On a moonlit night march through the mountain, McMahon and his team heard what sounded like the incessant roll of kettle-drums. His Baloch guides told him it was the saint himself at it. We being there shortly after daybreak heard nothing. My guide, a local levies man, said he had never heard of the beating of drums. Time passes and even saints weary of monotonous activity. Either that or we had caught him slumbering.
Deeper into the mountain, the shrine of Pir Sultan lay just off to the left of our trail. Inside the narrow cleft, at the bottom of which potassium and sulphur-tainted water glinted in the sun, the shrine lay on a high ledge. It could only be attained by climbing a ladder and I could not help wondering what lunatic of a saint driven only by a morbid death wish would desire reparation in a place like this.
We paused only briefly to climb the ladder that sagged alarmingly under the combined weight of our team. The levies man said this might not actually be a grave, merely a tumulus to mark the spot where the saint had done penance before moving on. And then it occurred to me that it may not after all have been a death wish and that perhaps the mortification of the soul that saints real and phoney desire can only be fulfilled in places as wild and desolate as this gorge. The superstitious amongst us gathered their pinches of soil to keep the snakes away. I pretended I needed it for analysis.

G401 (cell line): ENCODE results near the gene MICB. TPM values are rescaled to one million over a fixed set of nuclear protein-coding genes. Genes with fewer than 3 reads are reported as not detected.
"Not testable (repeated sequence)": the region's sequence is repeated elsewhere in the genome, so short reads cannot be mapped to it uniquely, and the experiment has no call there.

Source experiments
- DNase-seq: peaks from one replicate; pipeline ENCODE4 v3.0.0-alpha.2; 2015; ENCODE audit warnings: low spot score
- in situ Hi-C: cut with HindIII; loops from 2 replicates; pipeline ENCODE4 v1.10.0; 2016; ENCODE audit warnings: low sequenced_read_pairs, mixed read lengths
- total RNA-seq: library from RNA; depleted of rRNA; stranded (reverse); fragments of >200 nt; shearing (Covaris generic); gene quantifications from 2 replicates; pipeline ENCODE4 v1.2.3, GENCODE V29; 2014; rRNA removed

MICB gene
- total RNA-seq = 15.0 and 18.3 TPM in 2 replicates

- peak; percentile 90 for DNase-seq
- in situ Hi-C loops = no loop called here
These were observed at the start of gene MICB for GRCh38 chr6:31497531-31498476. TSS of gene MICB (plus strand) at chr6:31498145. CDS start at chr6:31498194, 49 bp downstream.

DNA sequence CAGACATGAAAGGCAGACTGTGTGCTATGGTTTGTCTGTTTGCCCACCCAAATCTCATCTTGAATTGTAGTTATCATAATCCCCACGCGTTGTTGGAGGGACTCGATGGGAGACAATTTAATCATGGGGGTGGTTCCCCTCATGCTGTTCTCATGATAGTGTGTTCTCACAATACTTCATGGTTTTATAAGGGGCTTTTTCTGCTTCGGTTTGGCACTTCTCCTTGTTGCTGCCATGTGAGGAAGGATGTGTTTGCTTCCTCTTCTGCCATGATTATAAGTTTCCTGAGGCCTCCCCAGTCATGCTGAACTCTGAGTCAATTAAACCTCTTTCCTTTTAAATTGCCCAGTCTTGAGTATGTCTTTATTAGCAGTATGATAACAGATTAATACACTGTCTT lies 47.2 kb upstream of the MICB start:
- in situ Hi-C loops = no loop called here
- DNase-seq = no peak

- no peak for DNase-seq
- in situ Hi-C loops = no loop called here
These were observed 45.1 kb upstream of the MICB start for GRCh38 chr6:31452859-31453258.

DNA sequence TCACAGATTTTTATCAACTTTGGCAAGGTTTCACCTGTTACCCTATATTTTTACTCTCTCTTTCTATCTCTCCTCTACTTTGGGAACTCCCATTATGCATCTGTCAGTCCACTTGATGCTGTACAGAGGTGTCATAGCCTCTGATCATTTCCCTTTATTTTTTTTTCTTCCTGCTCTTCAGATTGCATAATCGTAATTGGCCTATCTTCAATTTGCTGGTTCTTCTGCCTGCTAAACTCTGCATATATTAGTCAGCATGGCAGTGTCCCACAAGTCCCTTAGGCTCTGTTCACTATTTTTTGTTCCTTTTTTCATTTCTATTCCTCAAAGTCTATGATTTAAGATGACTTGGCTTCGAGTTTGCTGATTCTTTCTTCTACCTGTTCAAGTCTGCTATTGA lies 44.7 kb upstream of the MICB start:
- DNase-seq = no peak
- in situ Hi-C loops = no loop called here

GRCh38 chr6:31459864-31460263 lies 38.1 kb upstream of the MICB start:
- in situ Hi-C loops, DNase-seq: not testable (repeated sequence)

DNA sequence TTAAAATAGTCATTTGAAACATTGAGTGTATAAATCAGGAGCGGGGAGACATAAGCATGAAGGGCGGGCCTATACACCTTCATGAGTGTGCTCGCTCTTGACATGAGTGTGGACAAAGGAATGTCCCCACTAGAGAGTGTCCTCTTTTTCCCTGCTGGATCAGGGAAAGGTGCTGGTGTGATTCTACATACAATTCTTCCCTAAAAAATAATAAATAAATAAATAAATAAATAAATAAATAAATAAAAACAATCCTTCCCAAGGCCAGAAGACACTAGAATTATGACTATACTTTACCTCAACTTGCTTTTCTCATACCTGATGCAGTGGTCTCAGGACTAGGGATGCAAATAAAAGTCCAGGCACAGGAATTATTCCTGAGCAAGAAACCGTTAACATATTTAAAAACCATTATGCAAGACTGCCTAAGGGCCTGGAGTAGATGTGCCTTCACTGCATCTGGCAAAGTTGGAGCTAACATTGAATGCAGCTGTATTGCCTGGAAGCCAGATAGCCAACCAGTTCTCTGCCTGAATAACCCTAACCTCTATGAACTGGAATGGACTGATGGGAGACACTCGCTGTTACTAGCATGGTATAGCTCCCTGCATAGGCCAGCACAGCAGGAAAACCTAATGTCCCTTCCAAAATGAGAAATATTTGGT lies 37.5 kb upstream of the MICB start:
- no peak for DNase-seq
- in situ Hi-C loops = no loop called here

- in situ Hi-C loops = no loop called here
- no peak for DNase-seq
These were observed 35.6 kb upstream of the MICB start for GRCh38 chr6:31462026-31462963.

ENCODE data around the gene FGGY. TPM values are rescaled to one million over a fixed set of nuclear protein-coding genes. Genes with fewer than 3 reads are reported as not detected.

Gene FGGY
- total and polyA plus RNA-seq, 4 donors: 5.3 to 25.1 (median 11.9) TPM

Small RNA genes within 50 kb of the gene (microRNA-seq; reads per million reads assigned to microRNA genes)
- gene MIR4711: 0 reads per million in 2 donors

We drove on until the bulldozed path petered out at the bottom of a ridge of pale cream colour. There were remnants of old brick buildings that the levies man said were from the British times when they mined for minerals. Earlier in Nok Kundi an octogenarian had told me that back in the mid-1940s he worked for a British company extracting copper in this area. He too had stories to tell of the water that had to be carted in from Nok Kundi.
The scramble to the top was over crumbly scree and took less than ten minutes to a view that I had never seen before: a perfect bowl hemmed by a pastel wall on the west, dark crags on the north that stretched in an arc through the east and south side to suddenly take on a startling pink shade at our feet. In the caldera to our right were large streaks of scarlet. Smack in the middle were the remnants of the last eruption: two cones, one larger than the other, that survived the collapse after the explosion. Beyond the mountain, to the north, lay a great mass of crescent-shaped wind-sculpted sand dunes through which the Pak-Afghan border ran.